The recommended way of installing Icinga is by distribution packages. Debian (Squeeze/Wheezy) and Ubuntu already have upstream packages available on Launchpad, but the latest stable version may be old (Icinga is still relatively under development, so the latest version is preferred since it will have a lot of bug fixes). Red Hat/CentOS have Icinga packages located in the RepoForge YUM repository (http://repoforge.org/). It may still be useful to build an RPM for yourself, for using backported bug fixes without having to wait for the next release. Icinga's default source tarball already has the SPEC file for RPM creation.

Building an RPM for Red Hat / Centos

This is optional and should be done only if you want to build your own RPM. Otherwise, use the RepoForge repository mentioned previously and skip this section.

Icinga's source tarball has the SPEC file for building RPMs. The procedure to build RPMs remains as usual. Create a non-root user account, and log in with that user to build the RPMs. Do not do this as the root user.

Download the Icinga source tarball and extract it. Install RPM Development Tools using the following command:

$ sudo yum install rpmdevtools

You can also install it using the following command:

$ sudo yum install @development-tools fedora-packager

Now, set up the build folder:

$ rpmdev-setuptree
$ ls ~/rpmbuild
BUILD  RPMS  SOURCES  SPECS  SRPMS

Now, copy the SPEC file from the extracted source to SPECS and the source tarball to SOURCES:

$ cp icinga.spec ~/rpmbuild/SPECS
$ cp icinga-*.tar.gz ~/rpmbuild/SOURCES

Build the final RPM packages using the following commands:

$ cd ~/rpmbuild
$ rpmbuild -bb SPECS/icinga.spec

The preceding command might give some dependency errors. Install the listed packages with yum, and run the last rpmbuild command again. If all the dependencies are fixed, the compilation should start, which usually takes some time to complete. The RPM package will be created inside the RPMS/$arch folder, where $arch is the server's architecture (i386/x86_64).

$ ls ~/rpmbuild/RPMS/x86_64
icinga-1.9.1-1.el6.x86_64.rpm
icinga-idoutils-1.9.1-1.el6.x86_64.rpm
icinga-devel-1.9.1-1.el6.x86_64.rpm
icinga-idoutils-libdbi-mysql-1.9.1-1.el6.x86_64.rpm
icinga-doc-1.9.1-1.el6.x86_64.rpm
icinga-idoutils-libdbi-pgsql-1.9.1-1.el6.x86_64.rpm
icinga-gui-1.9.1-1.el6.x86_64.rpm

The icinga package is the Icinga Core; icinga-doc provides the Icinga offline documentation; icinga-gui provides the Icinga web interface; and icinga-idoutils-* provides an optional component to store Icinga information in a database. Now, install the icinga, icinga-doc, and icinga-gui built RPMs:

$ cd ~/rpmbuild/RPMS/x86_64/
$ sudo rpm –ivh {icinga,icinga-doc,icinga-gui}-*.rpm

The installation should succeed. Now install the Apache and Nagios plugins. The nagios-plugins package provides checking of all the basic check plugins that are commonly used for monitoring:

$ sudo yum install httpd nagios-plugins

Also, install SMTP relay server (Postfix is used in the next example) and use the mail command for sending e-mail alerts:

$ sudo yum install postfix mailx

Using DEB for Ubuntu

Debian packages for Ubuntu are available at https://launchpad.net/ubuntu/+source/icinga, which can be used to install Icinga on an Ubuntu Server.

$ sudo apt-get install icinga icinga-doc

This command should install the Icinga package which is ready for use. Install the Apache and Nagios plugins:

$ sudo apt-get install apache2 nagios-plugins

Also use the postfix and mail commands:

$ sudo apt-get install postfix bsd-mailx

This setup is good enough for now. Let's continue with the next section.

Compiling from the source

Let us see how to compile Icinga from the source using the following steps:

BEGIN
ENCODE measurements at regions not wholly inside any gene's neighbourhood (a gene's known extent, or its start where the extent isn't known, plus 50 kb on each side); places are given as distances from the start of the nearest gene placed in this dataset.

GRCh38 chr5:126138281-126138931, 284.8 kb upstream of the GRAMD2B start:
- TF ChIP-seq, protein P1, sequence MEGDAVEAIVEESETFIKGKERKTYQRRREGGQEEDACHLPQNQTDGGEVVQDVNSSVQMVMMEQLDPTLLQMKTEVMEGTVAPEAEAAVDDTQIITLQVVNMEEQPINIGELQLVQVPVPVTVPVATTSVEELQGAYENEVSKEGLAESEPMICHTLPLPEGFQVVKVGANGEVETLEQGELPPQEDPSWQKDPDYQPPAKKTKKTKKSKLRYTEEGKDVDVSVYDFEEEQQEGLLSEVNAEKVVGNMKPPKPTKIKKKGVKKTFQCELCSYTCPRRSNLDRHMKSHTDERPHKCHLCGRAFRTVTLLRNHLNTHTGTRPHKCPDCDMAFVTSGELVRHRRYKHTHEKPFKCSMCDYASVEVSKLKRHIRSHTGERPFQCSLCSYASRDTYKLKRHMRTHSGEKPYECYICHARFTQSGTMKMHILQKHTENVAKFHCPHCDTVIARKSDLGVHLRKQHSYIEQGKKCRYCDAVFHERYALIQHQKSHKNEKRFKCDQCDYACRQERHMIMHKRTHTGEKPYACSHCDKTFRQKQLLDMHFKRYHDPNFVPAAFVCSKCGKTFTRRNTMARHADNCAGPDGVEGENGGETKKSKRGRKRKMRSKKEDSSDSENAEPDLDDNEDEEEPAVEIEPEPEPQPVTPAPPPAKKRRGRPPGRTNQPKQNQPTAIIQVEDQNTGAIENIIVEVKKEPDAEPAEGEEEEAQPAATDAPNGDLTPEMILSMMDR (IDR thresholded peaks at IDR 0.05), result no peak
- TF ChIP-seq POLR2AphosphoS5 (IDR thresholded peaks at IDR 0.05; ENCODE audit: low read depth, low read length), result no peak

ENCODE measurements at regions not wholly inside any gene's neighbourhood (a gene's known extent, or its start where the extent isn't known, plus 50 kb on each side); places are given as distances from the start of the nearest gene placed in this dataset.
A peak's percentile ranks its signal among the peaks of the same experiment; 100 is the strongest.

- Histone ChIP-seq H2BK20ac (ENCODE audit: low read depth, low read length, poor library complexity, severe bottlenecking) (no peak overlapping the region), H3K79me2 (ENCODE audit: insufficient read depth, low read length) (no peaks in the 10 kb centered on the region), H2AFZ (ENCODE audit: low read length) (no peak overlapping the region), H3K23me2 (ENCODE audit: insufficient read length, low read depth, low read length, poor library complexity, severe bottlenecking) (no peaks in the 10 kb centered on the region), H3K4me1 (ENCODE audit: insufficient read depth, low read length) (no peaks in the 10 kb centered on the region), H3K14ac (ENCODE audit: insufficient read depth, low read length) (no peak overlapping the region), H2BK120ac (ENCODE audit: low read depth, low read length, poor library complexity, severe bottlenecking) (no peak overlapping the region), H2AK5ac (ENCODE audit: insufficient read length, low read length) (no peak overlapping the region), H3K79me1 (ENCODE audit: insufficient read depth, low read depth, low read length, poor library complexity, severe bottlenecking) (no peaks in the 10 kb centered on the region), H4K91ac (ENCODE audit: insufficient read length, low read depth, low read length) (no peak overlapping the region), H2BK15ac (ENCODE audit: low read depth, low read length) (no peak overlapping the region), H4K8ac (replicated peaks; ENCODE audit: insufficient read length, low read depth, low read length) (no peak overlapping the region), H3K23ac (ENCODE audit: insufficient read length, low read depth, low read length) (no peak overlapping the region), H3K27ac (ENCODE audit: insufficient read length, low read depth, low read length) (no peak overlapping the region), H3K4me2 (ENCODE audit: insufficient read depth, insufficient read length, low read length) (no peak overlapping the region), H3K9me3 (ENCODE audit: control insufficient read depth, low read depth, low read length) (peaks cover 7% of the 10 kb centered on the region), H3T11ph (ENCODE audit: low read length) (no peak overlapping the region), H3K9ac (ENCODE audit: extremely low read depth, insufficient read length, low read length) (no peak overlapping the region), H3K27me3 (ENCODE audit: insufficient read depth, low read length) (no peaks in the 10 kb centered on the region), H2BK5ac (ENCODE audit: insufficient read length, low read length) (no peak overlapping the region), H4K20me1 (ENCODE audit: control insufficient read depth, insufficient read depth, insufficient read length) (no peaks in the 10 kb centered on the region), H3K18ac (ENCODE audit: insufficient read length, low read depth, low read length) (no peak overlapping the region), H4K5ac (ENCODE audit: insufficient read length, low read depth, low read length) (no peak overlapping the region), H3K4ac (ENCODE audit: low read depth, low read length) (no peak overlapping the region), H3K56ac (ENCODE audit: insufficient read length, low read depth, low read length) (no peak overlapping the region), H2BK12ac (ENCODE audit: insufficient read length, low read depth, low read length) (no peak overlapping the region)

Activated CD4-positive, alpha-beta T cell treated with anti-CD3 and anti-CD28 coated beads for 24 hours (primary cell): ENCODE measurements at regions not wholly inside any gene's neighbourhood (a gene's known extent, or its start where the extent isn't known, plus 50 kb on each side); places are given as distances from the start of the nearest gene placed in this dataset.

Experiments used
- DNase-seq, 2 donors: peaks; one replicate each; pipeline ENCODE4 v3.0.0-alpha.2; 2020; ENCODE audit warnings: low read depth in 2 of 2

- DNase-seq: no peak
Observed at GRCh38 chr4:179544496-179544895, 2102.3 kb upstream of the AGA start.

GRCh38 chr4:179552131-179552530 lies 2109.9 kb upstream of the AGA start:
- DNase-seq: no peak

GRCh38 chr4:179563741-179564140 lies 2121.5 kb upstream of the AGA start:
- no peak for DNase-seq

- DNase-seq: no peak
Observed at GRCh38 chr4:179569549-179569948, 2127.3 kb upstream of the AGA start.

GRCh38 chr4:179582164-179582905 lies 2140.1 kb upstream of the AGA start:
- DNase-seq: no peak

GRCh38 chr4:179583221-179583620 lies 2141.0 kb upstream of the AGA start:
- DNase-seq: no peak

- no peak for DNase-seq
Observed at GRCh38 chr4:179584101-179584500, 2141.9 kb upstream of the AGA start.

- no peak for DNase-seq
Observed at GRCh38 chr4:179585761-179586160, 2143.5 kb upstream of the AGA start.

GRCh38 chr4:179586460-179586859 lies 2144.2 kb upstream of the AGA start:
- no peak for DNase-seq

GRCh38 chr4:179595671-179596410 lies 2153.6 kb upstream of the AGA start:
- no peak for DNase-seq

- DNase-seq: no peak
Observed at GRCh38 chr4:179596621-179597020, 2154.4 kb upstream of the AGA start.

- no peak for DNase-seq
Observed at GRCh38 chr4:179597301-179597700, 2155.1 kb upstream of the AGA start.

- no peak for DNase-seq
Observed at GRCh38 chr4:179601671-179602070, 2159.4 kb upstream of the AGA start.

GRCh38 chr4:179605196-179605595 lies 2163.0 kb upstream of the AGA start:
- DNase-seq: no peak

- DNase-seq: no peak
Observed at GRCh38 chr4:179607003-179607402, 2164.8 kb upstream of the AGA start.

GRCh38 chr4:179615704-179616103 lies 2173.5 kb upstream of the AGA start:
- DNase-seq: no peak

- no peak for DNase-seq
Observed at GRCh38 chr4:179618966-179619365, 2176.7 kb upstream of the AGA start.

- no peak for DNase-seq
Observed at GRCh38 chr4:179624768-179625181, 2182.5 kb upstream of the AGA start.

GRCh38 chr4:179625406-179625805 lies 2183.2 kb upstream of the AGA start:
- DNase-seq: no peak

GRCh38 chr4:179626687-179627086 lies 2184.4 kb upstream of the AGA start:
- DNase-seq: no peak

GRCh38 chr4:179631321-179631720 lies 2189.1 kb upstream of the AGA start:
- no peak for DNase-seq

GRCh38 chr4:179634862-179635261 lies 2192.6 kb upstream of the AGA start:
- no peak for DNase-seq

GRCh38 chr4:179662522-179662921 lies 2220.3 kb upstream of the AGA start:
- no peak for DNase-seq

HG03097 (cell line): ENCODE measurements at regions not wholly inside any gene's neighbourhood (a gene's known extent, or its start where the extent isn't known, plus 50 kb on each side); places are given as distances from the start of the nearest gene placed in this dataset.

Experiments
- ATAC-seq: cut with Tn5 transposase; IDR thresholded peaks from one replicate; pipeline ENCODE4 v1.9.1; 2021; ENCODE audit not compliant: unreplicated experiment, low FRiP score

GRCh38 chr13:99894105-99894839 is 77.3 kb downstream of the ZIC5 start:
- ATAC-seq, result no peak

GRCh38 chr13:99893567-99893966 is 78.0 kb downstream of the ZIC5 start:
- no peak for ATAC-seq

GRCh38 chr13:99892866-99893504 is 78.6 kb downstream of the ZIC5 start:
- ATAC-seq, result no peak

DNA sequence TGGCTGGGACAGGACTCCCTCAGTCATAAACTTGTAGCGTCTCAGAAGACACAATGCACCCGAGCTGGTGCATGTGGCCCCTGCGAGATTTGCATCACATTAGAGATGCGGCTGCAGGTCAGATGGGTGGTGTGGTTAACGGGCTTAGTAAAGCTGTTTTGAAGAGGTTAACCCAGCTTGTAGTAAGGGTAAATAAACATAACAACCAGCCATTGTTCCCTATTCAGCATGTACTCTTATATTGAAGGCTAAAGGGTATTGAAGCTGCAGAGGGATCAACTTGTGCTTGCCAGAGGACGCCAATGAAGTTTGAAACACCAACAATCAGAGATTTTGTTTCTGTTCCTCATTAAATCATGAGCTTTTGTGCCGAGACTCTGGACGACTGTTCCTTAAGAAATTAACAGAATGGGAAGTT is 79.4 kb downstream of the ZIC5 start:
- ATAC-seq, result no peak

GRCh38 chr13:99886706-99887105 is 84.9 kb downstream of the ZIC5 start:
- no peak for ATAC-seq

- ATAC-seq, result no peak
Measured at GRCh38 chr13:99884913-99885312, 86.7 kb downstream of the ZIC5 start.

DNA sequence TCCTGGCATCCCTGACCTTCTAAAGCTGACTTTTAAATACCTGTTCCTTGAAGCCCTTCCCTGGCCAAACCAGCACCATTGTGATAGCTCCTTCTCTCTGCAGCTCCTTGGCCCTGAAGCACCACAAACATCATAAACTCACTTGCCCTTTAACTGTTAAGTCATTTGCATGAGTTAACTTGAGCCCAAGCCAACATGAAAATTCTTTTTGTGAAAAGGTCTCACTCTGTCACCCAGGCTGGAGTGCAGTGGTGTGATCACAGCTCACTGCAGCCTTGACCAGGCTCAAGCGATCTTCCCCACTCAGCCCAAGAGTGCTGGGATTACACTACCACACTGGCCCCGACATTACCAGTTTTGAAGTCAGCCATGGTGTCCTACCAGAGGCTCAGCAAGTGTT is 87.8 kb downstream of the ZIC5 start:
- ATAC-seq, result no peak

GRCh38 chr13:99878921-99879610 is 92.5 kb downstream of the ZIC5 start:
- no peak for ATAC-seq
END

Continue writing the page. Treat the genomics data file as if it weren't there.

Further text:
1. Download the Icinga source tarball and extract it:

    $ tar zxvf icinga-1.9.1.tar.gz
    $ cd icinga-1.9.1
    
  2. Run the configure script:

    $ ./configure --prefix=/usr --disable-idoutils
    

    IDOUtils is an optional module that comes with Icinga but we don't want to use it, so we use the configure script to disable the module compilation.

  3. Compile the source code:

    $ make all
    
  4. This will take some time. After it is done, it's time to install!

    $ sudo make fullinstall
    $ sudo make install-config
    

Icinga is now installed and (almost) ready for use.

We need to create a user named icinga because the Icinga server will run as this user:

$ useradd –m icinga
$ passwd icinga

Since the web server will be run as the apache user (in most cases, this is by default, and is not changed unless required by other applications using Apache), we need to add this user to the icinga group.

$ usermod –a icinga apache

The default web server user may be different for different distributions (for example, www, and so on).

 

Make it work


As mentioned in the Requirements section, make sure you have a proper SMTP relay server (such as Postfix) setup so that the usual mail/mailx commands can work. Verify this by sending yourself a test e-mail with the following command on the server (make sure you replace [email protected] with your own e-mail address):

$ echo "This is a test email" | /bin/mail –s "Test email" [email protected]

Proceed further if it works and you receive an e-mail. Troubleshoot your SMTP server if the preceding command gives an error, or you don't receive an e-mail. Open /etc/icinga/objects/contacts.cfg, and replace [email protected] with your own e-mail address in following line:

By default, notifications are disabled, so we need to enable them first. Open /etc/icinga/objects/localhost.cfg, and comment all occurrences of the following line:

notifications_enabled           0

The configuration files can be commented with a hash (#) or a semicolon (;):

# notification_enabled            0

After the installation step, we now have Icinga Core, the web UI, and the Nagios plugins in place. The configuration to monitor your localhost for common services such as ping check, system load, and disk space is already in place. Now, start the icinga service, and (re)start the apache web server to begin the monitoring and see what's happening in the web interface. This can be done using the following commands.

  • For RedHat/CentOS/Fedora:

    $ service icinga start
    $ service httpd start
    
  • For Ubuntu/Debian:

    $ /etc/init.d/icinga start
    $ /etc/init.d/apache2 start